Manual Coffee Grinder

By Carolyn Shearlock © 2012 • all rights reserved

Want a great cup of coffee, but don't have the power for an electric coffee grinder? This manual coffee grinder works well and won't wear you out!

A manual coffee grinder will help make a wonderful cup of coffee, even if you don’t have an inverter or don’t want to spare the power for an electric one.

A few weeks ago, I wrote about my Krups Coffee Grinder, which works wonderfully and takes very little power.  I still recommend it, but if you don’t want to use electricity, you need another option.

And thanks to two readers, there is one.  Both left comments recommending the same manual coffee grinder, also made by Krups.  It also gets high marks from Amazon customers.

It’s the Kyocera Ceramic Coffee Grinder, pictured here. I do not have one and haven’t used it, so I’m basing this recommendation on that of two trusted TBG  readers who have given good information in the past, as well as numerous Amazon reviewers.  (NOTE: Since publishing this, I’ve published a second article with two more manual grinders for those needing something smaller or with a very tight budget — see More Manual Coffee Grinders.)


  • Ceramic blades are extremely hard and will never rust.
  • Adjustable from fine to coarse grind.
  • Easy to clean — with no electricity, all parts can be washed (several Amazon reviewers suggest using a toothbrush to clean the grinding burrs).
  • Not difficult to grind (many cheaper manual grinders are virtually impossible to use, as are many decorative grinders).


  • At a hair over 16″ high, you need to think where you’ll store it (this is what Amazon reports — a user says it’s actually more like 6 inches and easy to store — see his comment below).
  • Glass bottom could break — although it’s fairly heavy glass.  If you store it in a tube sock and wedge it in, it should be just fine.
  • About twice as expensive as the electric model.
  • Base can be difficult while grinding to hold if you have small hands.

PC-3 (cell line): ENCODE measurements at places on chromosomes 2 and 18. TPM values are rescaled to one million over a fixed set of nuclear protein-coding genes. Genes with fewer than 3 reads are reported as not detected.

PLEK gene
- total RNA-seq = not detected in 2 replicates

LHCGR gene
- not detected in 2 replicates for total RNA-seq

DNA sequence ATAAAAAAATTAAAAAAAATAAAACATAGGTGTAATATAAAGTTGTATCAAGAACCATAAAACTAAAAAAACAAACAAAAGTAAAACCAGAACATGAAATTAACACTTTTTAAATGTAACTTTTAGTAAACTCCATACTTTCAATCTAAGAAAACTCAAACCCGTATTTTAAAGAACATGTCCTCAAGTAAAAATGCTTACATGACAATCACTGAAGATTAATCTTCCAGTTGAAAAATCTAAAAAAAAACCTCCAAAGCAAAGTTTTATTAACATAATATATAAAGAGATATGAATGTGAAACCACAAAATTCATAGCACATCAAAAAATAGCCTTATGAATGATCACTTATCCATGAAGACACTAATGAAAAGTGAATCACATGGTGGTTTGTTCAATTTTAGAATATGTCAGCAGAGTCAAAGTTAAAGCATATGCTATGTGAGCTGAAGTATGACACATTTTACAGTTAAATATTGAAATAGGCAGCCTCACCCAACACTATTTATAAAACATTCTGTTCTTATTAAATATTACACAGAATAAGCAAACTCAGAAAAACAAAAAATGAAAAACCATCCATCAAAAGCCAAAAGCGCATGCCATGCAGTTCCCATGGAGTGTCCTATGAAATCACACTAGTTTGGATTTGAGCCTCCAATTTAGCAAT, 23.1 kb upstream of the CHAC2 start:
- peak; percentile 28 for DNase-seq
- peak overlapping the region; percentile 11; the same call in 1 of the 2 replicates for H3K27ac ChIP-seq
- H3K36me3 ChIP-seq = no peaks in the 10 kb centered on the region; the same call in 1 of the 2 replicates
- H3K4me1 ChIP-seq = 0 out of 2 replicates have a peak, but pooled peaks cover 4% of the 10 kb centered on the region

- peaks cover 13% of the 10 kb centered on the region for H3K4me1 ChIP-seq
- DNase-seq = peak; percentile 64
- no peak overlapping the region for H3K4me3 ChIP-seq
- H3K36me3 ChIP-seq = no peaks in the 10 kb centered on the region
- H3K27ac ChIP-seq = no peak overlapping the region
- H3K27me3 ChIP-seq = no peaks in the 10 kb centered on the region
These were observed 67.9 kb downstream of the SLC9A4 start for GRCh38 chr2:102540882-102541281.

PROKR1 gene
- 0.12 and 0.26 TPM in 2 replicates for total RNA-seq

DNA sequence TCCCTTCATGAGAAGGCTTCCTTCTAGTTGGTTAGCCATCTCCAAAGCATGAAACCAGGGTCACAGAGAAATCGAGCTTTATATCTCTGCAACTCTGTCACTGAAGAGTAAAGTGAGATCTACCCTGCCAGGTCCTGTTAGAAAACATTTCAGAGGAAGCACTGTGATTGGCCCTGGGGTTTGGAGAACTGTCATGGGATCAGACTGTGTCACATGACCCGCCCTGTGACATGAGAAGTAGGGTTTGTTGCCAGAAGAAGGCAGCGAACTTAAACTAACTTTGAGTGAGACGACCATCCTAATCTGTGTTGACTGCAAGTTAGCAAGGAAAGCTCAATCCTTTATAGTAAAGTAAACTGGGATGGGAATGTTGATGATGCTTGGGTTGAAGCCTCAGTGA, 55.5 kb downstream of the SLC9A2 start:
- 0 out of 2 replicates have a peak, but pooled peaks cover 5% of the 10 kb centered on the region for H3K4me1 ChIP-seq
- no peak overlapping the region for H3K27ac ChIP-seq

• A couple of reviewers say it’s difficult to use if you have arthritis and suggest an electric grinder instead.

I will definitely say that freshly ground coffee is SO much better than pre-ground.  It’s one of the little luxuries that Dave and I love!

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  1. I just got this coffee grinder from Amazon for about $30 and so far I LOVE IT. It’s also ceramic and won’t rust. Best of all, it’s small, and the crank removes so that you can store it super easily. It’s worth a shout out for those wanting to save the electricity on board.

    Hario Mini-Mill Coffee Grinder

  2. We have the Kyocera grinder. It works pretty well. It does take about 3-5 minutes to grind a pot’s worth of coffee. A few notes, in the con’s you write about the breakable glass base, but it does seem extremely strong. It also comes with a soft plastic “Boot” which will prevent it from sliding when set down and protect the glass as well, so storing in a sock might be overkill. I find it easy to use, but I could see how this would be right out for someone with arthritis.

  3. I would highly recommend the Porlex JP-30 Stainless Steel Coffee Grinder. I have used it for a few weeks now and love it.
    Pros: All of the above, but I have yet to need to clean the ceramic grinders. No glass to break. Stainless won’t rust. Easy to store canister that is smaller than a 16oz beer can. Not too expensive.
    Did I say that I love it? Yes I do.

  4. I have this grinder! I make espresso with an aeropress and need to set the grind as fine as possible. It takes a looong time to grind up the beans which I don’t really mind but my wife likes to make fun of me about it. The problem I’ve had is that at the finest setting, the burrs can get clogged up, and I’m still working on figuring out how to unclog it without dropping partially ground beans into the already finished grinds.

  5. I too have this grinder and it does a great job. There are 2 things I’d change about it – 1. It’s made of glass and 2. The top does not have a cover, so the beans go shooting out.

  6. We have it too so we can use fresh beans for our French press- takes only a few minutes to fill the glass container.

  7. this is why we have 2 gensets

  8. We bought this for home use as it’s known to produce a very consistent grind unlike many electric types. Now it’s moved onto our cruiser.

  9. Richard Kokemoor says:

    There must be a typo – the grinder is about 6″ tall, not 16″. The grind is adjustable so can make the coarser grind for a French press. Coffee made from beans freshly ground with this tastes strikingly clean, though it probably requires frequent thorough cleaning to keep rancid oils from collecting and spoiling the taste. But it is much easier to clean thoroughly than an electric grinder is.

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